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22

Because that's how people naturally talk, and they don't want to use bowdlerized curses (Take that Farscape/BSG!). From the Show Runner Sera Gamble's twitter. I'm sure Syfy, as a non-broadcast network, knows it can use curses with impunity, but choses not to. They probably have some internal rules about context as well (fleeting curses vs sex references ...


10

So, this is really three questions, but they're kinda related to "how do talk show appearances work", so I'll try to answer them all. (You probably should split these up into multiple questions and I can split my answer accordingly.) First, the bit with the $1,000 was almost certainly a gimmick, and Ford probably gave the money back before he left. There ...


8

Situation in Germany It is not forbidden to show Nazi symbols in movies. They are shown regularly and not edited out. They are also used in local productions. The situation was different a few decades ago. Jurisdiction had a stricter approach to the legal situation and assumed that any depiction of Nazi symbols was illegal. This lead to cuts, blurs, or ...


4

As explained on Wikipedia WRT Austria (but similar exceptions are present in other countries for obvious reasons): There are legal exceptions for works of Art (including books, films, Theatre Performances, computer games, and educational/memorial public exhibitions, etc.), these however do not apply if the respective work promotes National ...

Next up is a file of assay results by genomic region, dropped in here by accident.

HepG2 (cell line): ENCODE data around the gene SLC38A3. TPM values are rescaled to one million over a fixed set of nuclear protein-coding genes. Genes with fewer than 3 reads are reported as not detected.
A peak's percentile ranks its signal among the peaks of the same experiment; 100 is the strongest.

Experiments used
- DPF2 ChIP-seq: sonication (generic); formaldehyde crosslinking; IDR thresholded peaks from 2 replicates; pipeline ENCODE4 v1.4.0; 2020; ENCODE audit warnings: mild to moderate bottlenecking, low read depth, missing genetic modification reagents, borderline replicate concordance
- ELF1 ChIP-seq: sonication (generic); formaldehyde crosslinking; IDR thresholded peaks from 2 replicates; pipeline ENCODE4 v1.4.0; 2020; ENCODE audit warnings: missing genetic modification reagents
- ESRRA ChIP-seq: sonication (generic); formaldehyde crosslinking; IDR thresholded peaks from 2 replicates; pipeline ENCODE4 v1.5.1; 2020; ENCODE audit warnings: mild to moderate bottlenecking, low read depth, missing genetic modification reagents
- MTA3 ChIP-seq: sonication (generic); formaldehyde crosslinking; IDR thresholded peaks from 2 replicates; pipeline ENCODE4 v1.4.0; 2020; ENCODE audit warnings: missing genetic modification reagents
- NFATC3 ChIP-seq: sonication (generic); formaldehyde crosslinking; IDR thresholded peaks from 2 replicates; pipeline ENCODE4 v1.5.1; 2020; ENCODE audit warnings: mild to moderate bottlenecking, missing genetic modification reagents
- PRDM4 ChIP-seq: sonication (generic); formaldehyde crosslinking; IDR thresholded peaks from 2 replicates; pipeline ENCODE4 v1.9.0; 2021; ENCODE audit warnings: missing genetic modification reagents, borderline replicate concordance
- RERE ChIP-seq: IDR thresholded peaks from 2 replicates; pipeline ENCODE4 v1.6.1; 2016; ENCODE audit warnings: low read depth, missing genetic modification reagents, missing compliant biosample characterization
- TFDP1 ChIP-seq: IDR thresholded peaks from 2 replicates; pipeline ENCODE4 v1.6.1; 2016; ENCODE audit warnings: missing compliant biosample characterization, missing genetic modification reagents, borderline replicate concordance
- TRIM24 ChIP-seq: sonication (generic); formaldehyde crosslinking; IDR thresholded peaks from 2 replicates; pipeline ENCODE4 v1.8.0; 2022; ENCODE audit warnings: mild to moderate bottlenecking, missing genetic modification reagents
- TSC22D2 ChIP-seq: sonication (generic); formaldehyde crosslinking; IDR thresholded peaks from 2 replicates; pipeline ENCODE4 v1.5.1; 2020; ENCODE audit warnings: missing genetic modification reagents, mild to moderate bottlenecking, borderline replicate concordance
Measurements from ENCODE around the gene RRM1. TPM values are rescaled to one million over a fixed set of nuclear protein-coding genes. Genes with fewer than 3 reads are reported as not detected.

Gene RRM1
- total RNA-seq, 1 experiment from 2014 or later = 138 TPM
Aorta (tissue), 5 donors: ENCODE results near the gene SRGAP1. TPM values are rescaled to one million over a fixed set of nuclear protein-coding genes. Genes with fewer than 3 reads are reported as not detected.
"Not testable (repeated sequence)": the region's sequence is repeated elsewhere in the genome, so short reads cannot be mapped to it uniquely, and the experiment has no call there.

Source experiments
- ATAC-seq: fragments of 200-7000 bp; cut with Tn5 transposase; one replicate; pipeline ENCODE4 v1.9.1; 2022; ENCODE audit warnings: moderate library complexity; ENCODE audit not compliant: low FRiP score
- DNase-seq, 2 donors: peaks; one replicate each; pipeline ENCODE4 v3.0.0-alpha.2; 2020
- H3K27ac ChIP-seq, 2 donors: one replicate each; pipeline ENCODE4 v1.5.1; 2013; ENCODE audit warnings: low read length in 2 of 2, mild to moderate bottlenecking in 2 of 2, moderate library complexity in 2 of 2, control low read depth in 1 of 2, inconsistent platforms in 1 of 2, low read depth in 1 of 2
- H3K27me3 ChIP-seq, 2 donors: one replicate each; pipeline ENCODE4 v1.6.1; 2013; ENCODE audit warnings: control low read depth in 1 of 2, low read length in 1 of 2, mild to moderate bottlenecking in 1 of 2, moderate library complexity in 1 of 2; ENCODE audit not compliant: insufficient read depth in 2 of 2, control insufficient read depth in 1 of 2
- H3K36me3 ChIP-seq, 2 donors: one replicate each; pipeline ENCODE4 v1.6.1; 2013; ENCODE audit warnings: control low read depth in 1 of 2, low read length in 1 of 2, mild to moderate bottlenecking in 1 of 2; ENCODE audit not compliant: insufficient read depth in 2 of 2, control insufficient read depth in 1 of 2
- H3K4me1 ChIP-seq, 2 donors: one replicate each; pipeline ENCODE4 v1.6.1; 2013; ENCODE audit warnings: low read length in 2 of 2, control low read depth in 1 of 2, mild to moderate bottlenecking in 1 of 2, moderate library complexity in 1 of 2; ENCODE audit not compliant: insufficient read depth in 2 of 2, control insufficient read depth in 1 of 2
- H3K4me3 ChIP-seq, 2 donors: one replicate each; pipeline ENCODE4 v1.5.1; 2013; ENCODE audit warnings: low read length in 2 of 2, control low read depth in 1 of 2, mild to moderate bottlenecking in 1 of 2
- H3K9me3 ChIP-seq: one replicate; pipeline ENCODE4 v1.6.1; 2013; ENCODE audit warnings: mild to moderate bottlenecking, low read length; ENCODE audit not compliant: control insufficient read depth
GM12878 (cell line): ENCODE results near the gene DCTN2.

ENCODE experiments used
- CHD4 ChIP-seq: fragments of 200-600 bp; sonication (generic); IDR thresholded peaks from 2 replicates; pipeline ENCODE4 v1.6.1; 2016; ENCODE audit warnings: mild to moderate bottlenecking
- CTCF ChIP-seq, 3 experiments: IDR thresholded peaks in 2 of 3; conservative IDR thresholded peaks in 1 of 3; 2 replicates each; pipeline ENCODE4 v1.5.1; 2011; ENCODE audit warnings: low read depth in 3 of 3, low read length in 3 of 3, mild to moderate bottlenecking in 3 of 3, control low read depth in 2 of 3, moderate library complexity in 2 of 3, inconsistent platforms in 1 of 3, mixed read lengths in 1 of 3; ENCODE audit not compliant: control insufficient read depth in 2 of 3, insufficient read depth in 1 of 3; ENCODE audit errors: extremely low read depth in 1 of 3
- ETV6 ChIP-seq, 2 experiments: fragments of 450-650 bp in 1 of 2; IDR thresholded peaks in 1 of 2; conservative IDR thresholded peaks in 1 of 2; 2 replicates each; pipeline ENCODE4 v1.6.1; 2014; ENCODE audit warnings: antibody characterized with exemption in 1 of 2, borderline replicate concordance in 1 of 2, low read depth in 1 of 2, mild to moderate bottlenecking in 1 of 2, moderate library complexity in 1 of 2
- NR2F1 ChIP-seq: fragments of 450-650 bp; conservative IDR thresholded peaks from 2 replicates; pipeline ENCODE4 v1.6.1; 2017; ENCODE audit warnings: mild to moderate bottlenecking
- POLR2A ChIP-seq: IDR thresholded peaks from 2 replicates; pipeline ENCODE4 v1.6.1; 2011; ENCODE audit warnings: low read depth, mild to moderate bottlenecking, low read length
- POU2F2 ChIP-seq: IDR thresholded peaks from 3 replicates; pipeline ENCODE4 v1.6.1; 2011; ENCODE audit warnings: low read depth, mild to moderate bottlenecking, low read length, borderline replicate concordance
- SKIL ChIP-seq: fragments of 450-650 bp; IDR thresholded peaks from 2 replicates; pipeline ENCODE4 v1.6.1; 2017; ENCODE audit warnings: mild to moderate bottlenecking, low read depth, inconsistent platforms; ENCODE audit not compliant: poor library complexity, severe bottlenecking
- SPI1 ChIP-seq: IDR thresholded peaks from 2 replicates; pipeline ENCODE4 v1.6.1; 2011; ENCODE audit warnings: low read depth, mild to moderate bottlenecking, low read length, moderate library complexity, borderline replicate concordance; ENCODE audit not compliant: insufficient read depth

3

From your description of what's going on, I strongly suspect the censorship is happening downstream of the provider. Premium cable channels have very few regulations as to what they're allowed to air, at least in the US where most of them are based. Since they don't broadcast over the air, they don't fall under FCC jurisdiction. Typically they will stop ...


2

A person's life isn't copyrighted (in the US at least). As long as the person you're making the film about is deceased, you can do what you like... for the most part. Here's an article by Mark Fowler, a legal specialist in this sort of case, (it's about writing but the laws are the same) from a legal writing blog and includes quotes from two major decisions ...


1

The main theatrical release of Deadpool in the U.S. was targeted to be Rated R by the MPAA. It's been said that it pushes the boundaries of what's allowed to be Rated R. The actor T.J. Miller, who plays Weasel in the film, has already confirmed that there will be an unrated cut for home release: Twitter user by the name of James (From Essex) uploaded a ...



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